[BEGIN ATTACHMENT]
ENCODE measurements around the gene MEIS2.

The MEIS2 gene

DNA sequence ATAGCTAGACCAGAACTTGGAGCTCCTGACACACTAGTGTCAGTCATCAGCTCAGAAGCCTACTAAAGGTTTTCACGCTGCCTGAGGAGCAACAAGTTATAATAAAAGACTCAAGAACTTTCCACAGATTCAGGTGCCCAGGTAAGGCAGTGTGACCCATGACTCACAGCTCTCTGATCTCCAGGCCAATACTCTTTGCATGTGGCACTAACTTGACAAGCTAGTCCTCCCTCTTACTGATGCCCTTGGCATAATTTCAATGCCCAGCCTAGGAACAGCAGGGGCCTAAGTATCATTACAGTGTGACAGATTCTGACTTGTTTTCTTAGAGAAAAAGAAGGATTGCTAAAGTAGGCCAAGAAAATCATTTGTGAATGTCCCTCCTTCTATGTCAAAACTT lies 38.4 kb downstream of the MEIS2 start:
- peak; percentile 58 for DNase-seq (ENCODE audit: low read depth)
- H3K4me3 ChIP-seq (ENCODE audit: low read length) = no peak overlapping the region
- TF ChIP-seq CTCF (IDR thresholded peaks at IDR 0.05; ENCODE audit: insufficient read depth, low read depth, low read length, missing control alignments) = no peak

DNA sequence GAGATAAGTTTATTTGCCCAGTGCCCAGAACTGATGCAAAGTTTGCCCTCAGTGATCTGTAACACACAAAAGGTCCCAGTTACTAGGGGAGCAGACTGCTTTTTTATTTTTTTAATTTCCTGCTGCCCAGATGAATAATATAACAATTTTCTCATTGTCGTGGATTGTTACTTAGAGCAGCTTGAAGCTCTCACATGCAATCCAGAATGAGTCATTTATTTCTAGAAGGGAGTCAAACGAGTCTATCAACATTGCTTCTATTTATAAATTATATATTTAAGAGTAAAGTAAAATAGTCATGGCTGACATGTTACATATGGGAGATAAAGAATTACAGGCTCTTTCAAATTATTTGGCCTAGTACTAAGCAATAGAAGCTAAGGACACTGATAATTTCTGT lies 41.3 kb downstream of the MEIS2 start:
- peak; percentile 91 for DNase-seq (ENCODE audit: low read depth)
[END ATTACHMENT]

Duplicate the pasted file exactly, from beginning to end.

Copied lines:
ENCODE measurements around the gene MEIS2.

The MEIS2 gene

DNA sequence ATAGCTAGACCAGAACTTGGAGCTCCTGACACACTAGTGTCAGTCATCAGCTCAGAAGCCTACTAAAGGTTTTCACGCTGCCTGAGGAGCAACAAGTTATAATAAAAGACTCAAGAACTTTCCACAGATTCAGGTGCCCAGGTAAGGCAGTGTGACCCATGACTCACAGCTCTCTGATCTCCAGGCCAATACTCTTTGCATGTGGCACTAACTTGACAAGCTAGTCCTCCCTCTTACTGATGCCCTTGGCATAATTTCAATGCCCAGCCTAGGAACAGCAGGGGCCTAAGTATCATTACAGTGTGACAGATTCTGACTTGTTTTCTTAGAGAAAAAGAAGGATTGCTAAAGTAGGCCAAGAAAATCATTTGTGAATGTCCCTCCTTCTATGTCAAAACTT lies 38.4 kb downstream of the MEIS2 start:
- peak; percentile 58 for DNase-seq (ENCODE audit: low read depth)
- H3K4me3 ChIP-seq (ENCODE audit: low read length) = no peak overlapping the region
- TF ChIP-seq CTCF (IDR thresholded peaks at IDR 0.05; ENCODE audit: insufficient read depth, low read depth, low read length, missing control alignments) = no peak

DNA sequence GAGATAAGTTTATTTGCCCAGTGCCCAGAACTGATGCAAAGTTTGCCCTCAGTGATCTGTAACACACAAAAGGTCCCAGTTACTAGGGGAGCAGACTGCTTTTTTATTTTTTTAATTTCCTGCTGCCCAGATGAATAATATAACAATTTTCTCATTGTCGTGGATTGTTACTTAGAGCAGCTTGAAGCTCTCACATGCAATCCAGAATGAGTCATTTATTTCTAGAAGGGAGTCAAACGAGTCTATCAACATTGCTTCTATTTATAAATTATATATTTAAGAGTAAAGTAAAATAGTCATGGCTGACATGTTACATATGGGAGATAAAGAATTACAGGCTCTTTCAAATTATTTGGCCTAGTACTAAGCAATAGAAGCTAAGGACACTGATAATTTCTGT lies 41.3 kb downstream of the MEIS2 start:
- peak; percentile 91 for DNase-seq (ENCODE audit: low read depth)